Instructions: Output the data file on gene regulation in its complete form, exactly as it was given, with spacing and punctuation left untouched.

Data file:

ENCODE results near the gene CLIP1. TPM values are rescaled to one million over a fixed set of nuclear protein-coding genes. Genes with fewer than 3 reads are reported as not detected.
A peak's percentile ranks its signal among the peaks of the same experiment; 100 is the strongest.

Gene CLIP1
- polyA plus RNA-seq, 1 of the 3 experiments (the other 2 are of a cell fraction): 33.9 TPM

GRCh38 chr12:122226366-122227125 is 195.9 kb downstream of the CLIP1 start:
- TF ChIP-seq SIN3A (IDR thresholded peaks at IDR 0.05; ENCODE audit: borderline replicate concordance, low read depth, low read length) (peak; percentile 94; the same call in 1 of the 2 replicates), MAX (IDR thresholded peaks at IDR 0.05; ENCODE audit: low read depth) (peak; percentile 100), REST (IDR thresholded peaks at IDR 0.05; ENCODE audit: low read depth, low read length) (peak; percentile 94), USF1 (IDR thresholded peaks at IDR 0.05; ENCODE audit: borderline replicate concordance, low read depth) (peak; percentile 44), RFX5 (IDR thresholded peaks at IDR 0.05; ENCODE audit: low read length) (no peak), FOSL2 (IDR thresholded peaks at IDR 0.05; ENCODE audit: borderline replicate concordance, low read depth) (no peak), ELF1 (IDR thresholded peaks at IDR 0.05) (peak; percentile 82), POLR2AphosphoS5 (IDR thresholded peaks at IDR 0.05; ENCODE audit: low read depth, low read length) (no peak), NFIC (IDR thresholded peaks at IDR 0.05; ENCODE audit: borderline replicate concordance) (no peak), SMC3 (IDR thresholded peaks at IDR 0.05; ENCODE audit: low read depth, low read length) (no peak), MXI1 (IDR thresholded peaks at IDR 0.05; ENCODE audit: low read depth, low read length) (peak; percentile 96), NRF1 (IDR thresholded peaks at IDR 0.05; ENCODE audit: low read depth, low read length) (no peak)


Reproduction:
ENCODE results near the gene CLIP1. TPM values are rescaled to one million over a fixed set of nuclear protein-coding genes. Genes with fewer than 3 reads are reported as not detected.
A peak's percentile ranks its signal among the peaks of the same experiment; 100 is the strongest.

Gene CLIP1
- polyA plus RNA-seq, 1 of the 3 experiments (the other 2 are of a cell fraction): 33.9 TPM

GRCh38 chr12:122226366-122227125 is 195.9 kb downstream of the CLIP1 start:
- TF ChIP-seq SIN3A (IDR thresholded peaks at IDR 0.05; ENCODE audit: borderline replicate concordance, low read depth, low read length) (peak; percentile 94; the same call in 1 of the 2 replicates), MAX (IDR thresholded peaks at IDR 0.05; ENCODE audit: low read depth) (peak; percentile 100), REST (IDR thresholded peaks at IDR 0.05; ENCODE audit: low read depth, low read length) (peak; percentile 94), USF1 (IDR thresholded peaks at IDR 0.05; ENCODE audit: borderline replicate concordance, low read depth) (peak; percentile 44), RFX5 (IDR thresholded peaks at IDR 0.05; ENCODE audit: low read length) (no peak), FOSL2 (IDR thresholded peaks at IDR 0.05; ENCODE audit: borderline replicate concordance, low read depth) (no peak), ELF1 (IDR thresholded peaks at IDR 0.05) (peak; percentile 82), POLR2AphosphoS5 (IDR thresholded peaks at IDR 0.05; ENCODE audit: low read depth, low read length) (no peak), NFIC (IDR thresholded peaks at IDR 0.05; ENCODE audit: borderline replicate concordance) (no peak), SMC3 (IDR thresholded peaks at IDR 0.05; ENCODE audit: low read depth, low read length) (no peak), MXI1 (IDR thresholded peaks at IDR 0.05; ENCODE audit: low read depth, low read length) (peak; percentile 96), NRF1 (IDR thresholded peaks at IDR 0.05; ENCODE audit: low read depth, low read length) (no peak)